CAPPADOCIA

Cappadocia, or Cappadokia, as the locals prefer to pronounce it, has a rich and long political history going back to bronze-age cave dwellers.  It includes being a province of the extended  Persian Empire, as well as the Roman Empire, being a stop on the Silk Road, a safe haven for persecuted Christians, and more recently, being one of the most exotic and rewarding tourist destinations in all of Turkey.

It is a region comprised of five provinces with several important villages, of which Goreme is one of the most central and most fully developed, as far as touristic infrastructure is concerned.  What has made Cappadocia what it is today is a fascinating geological history.   The entire valley once was under water leaving bizarre cone-shaped towers standing that today are referred to as Fairy Chimneys, based on the many legends that developed around these unusual geological shapes.  

Every other day, I treated myself to one of the locally organized tours, or ventured out on my own.  You can avoid those tours if you have your own car, but without a car, you are definitely well-served by the minivans that take between 8 and 16 people around from 10 AM to 6 PM.  

Blue Tour Mustafa Pasa

Blue Tour Mustafa Pasa

I saw an amazing number of view points, visited two underground cities, hiked through two valleys, walked an amazing mountain path with 4th century rock-cut churches, explored two abandoned rock-cut villages, visited the Roman archaeological site of Sobesos as well as the former Greek village Mustafa Pasa, with wonderful old doors and a church that traced its origin back to Constantine’s mother Helena, and more.

I ultimately endured four stops at tourist-trap stores, which is an unfortunate byproduct of these organized tours, but you will survive those well.  Along the way, I had some tasty lunches that were included in the tour, and met some interesting people (mainly couples) from all over the world.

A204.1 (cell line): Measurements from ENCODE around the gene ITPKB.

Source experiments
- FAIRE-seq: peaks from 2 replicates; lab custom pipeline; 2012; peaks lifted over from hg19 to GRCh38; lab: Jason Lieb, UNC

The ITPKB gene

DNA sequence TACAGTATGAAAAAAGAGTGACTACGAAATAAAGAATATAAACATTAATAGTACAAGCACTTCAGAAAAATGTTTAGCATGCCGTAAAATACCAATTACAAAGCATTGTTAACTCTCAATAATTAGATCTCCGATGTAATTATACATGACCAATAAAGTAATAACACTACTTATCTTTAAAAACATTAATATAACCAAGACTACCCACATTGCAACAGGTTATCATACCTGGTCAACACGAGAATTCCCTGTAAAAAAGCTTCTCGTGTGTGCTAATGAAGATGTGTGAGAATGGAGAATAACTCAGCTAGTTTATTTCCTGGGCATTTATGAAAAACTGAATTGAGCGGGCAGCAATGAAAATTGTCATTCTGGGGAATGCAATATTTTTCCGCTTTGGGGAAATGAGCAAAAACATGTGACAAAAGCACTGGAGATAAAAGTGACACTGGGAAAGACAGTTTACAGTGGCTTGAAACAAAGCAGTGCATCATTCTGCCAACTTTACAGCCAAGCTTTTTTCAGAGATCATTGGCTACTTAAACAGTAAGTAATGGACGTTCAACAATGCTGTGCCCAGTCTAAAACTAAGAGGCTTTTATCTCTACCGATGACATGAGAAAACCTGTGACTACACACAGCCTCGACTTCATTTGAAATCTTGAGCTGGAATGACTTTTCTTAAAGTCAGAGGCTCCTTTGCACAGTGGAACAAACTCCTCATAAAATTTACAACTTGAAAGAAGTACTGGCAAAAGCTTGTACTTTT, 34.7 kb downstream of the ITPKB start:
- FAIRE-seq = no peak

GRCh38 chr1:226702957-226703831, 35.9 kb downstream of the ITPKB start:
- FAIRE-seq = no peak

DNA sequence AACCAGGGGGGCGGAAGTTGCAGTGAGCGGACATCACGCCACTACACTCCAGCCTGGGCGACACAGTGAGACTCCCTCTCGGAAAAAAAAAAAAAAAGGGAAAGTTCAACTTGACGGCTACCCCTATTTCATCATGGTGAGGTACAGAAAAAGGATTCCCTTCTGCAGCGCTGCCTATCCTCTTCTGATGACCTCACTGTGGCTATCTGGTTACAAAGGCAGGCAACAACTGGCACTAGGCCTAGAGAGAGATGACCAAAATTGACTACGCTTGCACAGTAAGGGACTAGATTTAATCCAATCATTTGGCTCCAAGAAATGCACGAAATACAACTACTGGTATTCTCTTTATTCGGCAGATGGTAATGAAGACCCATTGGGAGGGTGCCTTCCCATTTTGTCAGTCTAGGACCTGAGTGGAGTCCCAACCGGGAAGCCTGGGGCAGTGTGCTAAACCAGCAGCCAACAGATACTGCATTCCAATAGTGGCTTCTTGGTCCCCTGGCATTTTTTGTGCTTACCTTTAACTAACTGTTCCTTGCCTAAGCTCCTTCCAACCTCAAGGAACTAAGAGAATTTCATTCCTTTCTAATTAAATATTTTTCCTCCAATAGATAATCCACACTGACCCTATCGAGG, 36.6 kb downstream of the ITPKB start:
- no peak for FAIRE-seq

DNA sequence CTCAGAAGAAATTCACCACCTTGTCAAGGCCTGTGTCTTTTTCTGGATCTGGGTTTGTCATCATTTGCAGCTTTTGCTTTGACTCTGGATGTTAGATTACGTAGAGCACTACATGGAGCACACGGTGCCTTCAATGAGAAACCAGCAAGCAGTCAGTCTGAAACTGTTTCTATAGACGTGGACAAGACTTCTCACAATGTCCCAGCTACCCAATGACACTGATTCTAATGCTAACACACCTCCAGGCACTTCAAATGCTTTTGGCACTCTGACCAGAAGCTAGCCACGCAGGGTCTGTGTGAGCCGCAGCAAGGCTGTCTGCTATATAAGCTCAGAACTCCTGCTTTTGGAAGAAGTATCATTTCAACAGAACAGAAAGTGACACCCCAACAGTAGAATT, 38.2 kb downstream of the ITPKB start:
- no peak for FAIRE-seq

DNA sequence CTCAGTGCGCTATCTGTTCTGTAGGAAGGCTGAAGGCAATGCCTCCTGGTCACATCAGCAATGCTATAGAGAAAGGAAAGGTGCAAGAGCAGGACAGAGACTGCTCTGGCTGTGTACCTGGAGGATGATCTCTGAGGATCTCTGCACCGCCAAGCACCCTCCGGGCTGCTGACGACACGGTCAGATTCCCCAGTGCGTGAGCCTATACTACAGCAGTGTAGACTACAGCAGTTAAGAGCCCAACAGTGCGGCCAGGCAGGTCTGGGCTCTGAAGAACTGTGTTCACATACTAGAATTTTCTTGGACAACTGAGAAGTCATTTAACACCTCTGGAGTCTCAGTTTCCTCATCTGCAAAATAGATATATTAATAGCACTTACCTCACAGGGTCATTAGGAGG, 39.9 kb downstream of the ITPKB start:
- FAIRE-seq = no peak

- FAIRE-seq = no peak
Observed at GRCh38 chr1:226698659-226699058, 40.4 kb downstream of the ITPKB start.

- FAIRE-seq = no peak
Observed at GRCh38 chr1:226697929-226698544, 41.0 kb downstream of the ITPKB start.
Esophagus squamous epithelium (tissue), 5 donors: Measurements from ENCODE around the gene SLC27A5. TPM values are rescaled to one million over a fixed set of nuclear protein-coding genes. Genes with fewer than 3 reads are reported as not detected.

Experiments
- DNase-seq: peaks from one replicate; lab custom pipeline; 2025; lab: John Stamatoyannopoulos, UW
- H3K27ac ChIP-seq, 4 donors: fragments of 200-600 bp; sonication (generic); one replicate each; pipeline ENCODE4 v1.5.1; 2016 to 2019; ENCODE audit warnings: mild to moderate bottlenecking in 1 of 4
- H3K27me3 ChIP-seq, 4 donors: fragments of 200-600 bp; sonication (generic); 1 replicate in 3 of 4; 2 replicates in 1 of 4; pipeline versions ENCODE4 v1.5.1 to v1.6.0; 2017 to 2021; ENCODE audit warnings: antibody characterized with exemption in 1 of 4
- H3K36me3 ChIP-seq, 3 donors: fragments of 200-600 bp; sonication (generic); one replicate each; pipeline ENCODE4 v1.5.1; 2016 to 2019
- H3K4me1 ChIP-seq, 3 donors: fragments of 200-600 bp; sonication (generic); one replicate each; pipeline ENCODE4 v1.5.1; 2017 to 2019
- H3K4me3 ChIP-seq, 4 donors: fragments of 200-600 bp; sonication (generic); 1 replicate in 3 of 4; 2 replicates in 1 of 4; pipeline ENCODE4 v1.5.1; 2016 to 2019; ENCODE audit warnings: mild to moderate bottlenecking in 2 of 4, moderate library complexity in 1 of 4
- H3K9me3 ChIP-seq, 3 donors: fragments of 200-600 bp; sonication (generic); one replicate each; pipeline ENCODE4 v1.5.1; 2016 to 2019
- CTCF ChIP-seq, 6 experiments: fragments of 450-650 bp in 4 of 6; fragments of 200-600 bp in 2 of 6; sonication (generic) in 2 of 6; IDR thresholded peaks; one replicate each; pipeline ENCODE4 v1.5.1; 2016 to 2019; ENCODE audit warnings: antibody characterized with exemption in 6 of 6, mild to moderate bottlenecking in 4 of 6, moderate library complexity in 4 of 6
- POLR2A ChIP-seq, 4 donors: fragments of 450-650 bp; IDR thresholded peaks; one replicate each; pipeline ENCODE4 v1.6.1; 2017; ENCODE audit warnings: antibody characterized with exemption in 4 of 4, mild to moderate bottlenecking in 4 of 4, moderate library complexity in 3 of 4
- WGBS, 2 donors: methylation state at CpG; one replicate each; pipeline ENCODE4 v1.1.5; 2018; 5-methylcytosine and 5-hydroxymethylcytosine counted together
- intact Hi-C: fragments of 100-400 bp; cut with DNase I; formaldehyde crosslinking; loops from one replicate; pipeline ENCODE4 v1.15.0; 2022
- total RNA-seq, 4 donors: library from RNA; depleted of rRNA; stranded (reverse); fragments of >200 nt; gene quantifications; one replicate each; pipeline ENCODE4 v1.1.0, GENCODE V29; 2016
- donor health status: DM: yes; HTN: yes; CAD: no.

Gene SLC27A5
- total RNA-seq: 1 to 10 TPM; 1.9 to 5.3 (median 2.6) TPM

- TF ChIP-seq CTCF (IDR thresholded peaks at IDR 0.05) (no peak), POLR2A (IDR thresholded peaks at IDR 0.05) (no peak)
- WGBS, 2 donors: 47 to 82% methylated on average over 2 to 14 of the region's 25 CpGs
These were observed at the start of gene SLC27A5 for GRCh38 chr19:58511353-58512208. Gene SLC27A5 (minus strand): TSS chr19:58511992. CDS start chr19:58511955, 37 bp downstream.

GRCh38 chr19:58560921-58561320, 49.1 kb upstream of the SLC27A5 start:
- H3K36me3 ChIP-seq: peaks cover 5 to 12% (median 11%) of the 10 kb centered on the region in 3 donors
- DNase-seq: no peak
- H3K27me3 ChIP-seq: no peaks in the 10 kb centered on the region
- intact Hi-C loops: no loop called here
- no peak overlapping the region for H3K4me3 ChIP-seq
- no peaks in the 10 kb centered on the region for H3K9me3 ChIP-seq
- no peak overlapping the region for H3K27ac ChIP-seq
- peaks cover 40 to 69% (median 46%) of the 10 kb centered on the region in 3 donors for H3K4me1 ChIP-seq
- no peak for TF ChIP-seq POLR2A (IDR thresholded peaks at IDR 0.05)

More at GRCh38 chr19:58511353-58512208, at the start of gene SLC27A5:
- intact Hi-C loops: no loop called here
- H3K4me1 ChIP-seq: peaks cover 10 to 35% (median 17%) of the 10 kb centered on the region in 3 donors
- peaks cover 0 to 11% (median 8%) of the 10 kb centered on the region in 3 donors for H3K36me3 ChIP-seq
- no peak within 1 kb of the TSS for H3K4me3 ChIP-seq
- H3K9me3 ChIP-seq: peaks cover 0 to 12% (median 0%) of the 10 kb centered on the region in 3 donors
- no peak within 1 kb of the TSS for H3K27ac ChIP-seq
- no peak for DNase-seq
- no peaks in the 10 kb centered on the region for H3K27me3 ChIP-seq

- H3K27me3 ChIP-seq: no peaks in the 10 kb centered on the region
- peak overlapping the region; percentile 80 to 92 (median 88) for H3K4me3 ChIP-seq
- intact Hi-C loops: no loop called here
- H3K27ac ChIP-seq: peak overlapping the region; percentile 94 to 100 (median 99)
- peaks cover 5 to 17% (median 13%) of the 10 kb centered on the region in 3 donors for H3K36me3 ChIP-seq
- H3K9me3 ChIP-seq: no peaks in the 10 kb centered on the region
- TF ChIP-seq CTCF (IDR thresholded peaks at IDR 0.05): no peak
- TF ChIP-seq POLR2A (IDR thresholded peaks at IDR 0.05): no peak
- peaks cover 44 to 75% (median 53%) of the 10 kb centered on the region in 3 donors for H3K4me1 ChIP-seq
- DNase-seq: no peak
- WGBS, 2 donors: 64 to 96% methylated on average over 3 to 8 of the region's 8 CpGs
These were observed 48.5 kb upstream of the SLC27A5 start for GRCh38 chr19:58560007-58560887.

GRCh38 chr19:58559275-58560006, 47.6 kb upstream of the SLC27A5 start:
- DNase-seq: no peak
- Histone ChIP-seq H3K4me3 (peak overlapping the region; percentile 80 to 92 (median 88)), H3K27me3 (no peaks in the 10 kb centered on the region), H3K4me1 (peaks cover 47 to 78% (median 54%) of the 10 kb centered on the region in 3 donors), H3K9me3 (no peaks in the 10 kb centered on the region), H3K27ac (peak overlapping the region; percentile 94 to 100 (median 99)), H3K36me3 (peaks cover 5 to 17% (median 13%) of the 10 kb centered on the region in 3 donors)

This was a somewhat unusual way for me to do sightseeing, but it was worth it.  By local bus, I would have only seen a fraction of it all.  But I did take the local bus and visited two towns on my own.  Urgup’s weekly market was underway when I got there and I stumbled on one of the most wonderful carpet shops ever…  Not only did Murad, the owner, have some of the most incredible and unusual collections of carpets anywhere, he seemed like an honest guy on top of it!  Way to go.

Two open-air museums (OAM) are in Goreme and Zelve, easily accessible.  I managed only one of them.  Some of the best-preserved rock-cut churches and dwellings can be found there; nothing short of breath-taking.  Due to some extensive restoration efforts, frescoes from the 10th century shine as bright as if they had been painted yesterday.  Simple ochre decorations predate even those — but more often than not they have been painted over with the more colorful “modern” frescoes.  

I would have never noticed this on my own, but our lovely guide pointed out some doors carved into slopes, or some chimneys sticking out of seemingly empty planes — those, to this day are vast underground storage areas. And more… some people recognized the beautifully consistent temperatures underground and turned these areas into usable spaces, such as a fabulous Ceramics museum in Avanos or a tourist-spectacle restaurant where almost every night is “Turkish Night” with traditional performances, a belly dancer, a fire dance and ridiculous amounts of delicious food. And yes, I signed up and went, ending up with two lovely Russian ladies at a table that had more food than 10 of us could have eaten…

There is not enough room to describe all the wonders of this Cappadocian world, so I will make this mainly a picture essay.  And since I celebrated my birthday in Goreme, I decided to do something out of the ordinary and went on a horseback-riding sunset tour.   And wouldn’t you know it — Brit and Bekir, from the Anatolian Cave Pension got me a birthday cake!   Thank you guys — that was too, too nice of you!  And thanks for Mustafa and Ethem, who helped me eat it. 

Enjoy the pictures and, if I may make a recommendation — put Cappadocia on your bucket list!

GOOD BYE TURKEY

GOOD BYE TURKEY

GOREME

GOREME